For the past few weeks I’ve been using one of Virgin Media’s new TiVo boxes.
Though I’m broadly impressed with the box’s potential, my view is that it’s very much an early adopter product which needs some fairly big issues addressed before it’s suitable for a casual TV watcher.
The Virgin/TiVo tie-up is one which could deliver great things for Virgin Media and its customers alike but as it ships the box feels rushed to market and reading Virgin’s own customer forums is reminiscent of reading a beta tester’s bug report.
Red Button & On Demand
I don’t know how it works in TiVo’s home country of the US, but here in the UK we love our Red Button services including multiscreen – especially when events like Wimbledon are taking place and the action won’t all fit into a single channel
Unfortunately the TiVo doesn’t offer Red Button services.
Pressing the button merely brings up the BBC’s iPlayer, at least it does if you’re on a BBC channel, otherwise the button does nothing.
If you were buying a Freeview box which lacked Red Button functionality you wouldn’t pay more then a tenner for it. Yet here’s a premium, subscription product launching in 2011 without it.
As for the iPlayer, I don’t care if the blame rests with Virgin or the BBC, the implementation of it leaves a lot to be desired.
After 5-10 seconds of staring at a ‘loading’ bar you’re confronted with a fullscreen rotating gallery of someone else’s picks of highlights. You then have to ‘arrow down’ or ‘arrow up’ to reach the top or bottom menus so you can start searching for the programme you actually want to watch.
There’s a lot of clicking involved and personally I preferred the iPlayer’s integration on Virgin’s V+ box.
Even more bizarrely, iPlayer content no longer shows up in the Catch Up TV On Demand menu so you’re forced to access it either via the Red Button or by navigating to the Home screen, then Apps & Games and then clicking the iPlayer icon.
Other catch-up services are ‘hot linked’ to within the EPG – programmes available are signalled by a ‘C’ denoting a catch-up version. Not so BBC content.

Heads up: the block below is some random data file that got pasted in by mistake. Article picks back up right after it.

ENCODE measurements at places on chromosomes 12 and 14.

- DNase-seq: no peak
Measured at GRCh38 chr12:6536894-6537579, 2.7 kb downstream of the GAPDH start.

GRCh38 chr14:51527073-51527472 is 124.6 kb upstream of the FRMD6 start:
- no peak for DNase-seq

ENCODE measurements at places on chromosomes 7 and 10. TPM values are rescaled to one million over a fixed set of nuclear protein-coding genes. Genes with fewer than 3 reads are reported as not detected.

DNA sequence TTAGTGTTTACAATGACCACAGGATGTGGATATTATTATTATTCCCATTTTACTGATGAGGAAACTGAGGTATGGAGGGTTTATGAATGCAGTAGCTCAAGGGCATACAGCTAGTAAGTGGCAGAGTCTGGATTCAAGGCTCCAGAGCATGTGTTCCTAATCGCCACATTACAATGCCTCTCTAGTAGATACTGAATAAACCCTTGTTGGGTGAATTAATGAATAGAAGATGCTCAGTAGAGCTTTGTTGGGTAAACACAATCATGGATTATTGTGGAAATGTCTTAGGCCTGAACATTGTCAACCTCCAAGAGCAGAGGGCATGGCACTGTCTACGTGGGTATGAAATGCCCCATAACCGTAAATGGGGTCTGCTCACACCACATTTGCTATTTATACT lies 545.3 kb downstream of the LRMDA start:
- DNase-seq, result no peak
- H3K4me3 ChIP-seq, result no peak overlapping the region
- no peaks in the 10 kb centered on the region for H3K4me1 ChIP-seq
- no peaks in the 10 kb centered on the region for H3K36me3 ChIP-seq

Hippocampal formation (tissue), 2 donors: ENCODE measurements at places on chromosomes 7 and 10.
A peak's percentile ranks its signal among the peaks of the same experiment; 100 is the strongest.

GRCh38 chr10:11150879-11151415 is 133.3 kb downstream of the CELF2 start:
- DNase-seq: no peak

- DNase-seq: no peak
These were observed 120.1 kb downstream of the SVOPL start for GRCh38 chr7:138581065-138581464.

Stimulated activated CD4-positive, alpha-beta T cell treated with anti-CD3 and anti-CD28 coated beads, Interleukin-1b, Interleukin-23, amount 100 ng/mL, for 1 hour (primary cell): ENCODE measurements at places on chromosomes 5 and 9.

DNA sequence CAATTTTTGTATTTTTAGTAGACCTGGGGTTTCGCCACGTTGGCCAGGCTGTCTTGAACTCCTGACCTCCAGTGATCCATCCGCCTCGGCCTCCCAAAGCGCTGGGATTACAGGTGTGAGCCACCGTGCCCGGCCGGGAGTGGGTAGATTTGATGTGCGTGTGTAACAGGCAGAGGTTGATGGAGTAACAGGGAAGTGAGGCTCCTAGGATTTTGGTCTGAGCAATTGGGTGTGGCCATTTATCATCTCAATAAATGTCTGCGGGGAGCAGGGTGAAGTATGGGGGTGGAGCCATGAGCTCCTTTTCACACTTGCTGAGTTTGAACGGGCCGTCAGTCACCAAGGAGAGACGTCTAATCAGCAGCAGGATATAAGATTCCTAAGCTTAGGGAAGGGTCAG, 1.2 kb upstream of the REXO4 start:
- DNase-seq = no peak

Again, I don’t care if that’s the BBC or Virgin’s fault – as a customer I simply want a consistent user experience.
As for the implementation of other On Demand content – this is a complete mess.
Let’s say you want to watch Jedward’s annoyingly catchy Eurovision entry Lipstick.
You might try finding it by searching for ‘Jedward’ in the ‘Search All TV’ option, but while this brings up an option for YouTube results, it lists nothing from Music Videos On Demand – one of Virgin Media’s own On Demand services.
However, if you go into the Music Videos On Demand menu and browse by artist (the search facility for music content seems to have vanished) the Irish duo are there in all their cheesy euro-pop glory.
But you have to REALLY want to see them as paging down through the artists is a slow and dull process which could last longer than the song you want to listen to.
How can the TiVo’s search facility know what’s on YouTube and let me search for content by actor or director but be utterly ignorant of Virgin’s own services? Surely tying the device into the in-house services should have taken priority?
As for Pay-Per-View events, it’s not currently possible to order these on the TiVo itself and even if you also have a different model of Virgin box in the house you can’t use this to order the event.
Instead, users of Virgin Media’s newest and apparently state of the art box have to open up their laptops and order the event online via a workaround webpage.
Gaps and inabities like this make the box feel like a work in progress which isn’t yet ready for the mass market.